Silvija Rutenbergs [00:21:51] I'm sorry, it took a day. It took a day to put it together. Yeah. And that also... We had... We collected soil in Latvia from the four regions of Latvia and sort of had the ceremonials of mixing it in Latvia. And then it was sent over to the United States through this approval of the Department of Agriculture. They inspected or sterilized it or whatever the requirements are. And on the... Actually, in 2006, we wanted to call it, not really the dedication, but the establishment of the garden. Well, it's... On all the records it's now the dedication. But at that time we used some of this soil to sort of ask people to sprinkle it in the garden, and that was quite successful. I think. It was kind of, you know, interested in doing it. At least we had a good response for that. You know, just, just a little sprinkle. There wasn't very much soil because we only could send about three pounds or so.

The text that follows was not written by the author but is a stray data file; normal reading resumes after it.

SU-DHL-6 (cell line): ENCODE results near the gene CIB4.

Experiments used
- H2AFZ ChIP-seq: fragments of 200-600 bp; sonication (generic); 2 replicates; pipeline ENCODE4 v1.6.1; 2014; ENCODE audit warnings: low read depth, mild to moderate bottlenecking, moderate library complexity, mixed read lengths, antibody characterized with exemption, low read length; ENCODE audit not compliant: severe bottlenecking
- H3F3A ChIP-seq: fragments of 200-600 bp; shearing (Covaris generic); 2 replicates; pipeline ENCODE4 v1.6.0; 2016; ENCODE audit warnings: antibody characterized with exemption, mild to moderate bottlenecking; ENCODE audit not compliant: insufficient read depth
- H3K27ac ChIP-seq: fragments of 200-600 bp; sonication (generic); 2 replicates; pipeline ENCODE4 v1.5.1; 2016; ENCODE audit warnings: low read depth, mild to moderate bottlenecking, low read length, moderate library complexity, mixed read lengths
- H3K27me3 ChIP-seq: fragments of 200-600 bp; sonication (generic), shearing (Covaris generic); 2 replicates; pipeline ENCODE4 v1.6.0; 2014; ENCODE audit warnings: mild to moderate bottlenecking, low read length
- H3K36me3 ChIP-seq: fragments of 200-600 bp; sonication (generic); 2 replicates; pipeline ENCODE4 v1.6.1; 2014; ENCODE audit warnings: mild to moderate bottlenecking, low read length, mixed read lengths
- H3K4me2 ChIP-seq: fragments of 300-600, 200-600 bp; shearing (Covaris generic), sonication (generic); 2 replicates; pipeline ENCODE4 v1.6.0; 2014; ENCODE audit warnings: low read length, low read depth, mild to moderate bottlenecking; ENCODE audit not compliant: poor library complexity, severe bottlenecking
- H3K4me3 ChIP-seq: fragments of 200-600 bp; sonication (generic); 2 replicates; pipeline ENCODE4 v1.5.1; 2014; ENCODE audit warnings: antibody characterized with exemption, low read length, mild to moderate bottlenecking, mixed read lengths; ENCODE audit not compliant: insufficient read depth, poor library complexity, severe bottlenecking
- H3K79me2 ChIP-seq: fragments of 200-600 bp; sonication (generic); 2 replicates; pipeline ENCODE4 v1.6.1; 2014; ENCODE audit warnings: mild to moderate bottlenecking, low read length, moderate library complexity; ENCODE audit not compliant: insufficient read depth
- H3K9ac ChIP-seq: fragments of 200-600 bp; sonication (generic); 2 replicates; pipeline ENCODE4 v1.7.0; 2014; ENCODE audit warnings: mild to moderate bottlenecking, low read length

Matt Seaman [00:23:12] How did you get that idea?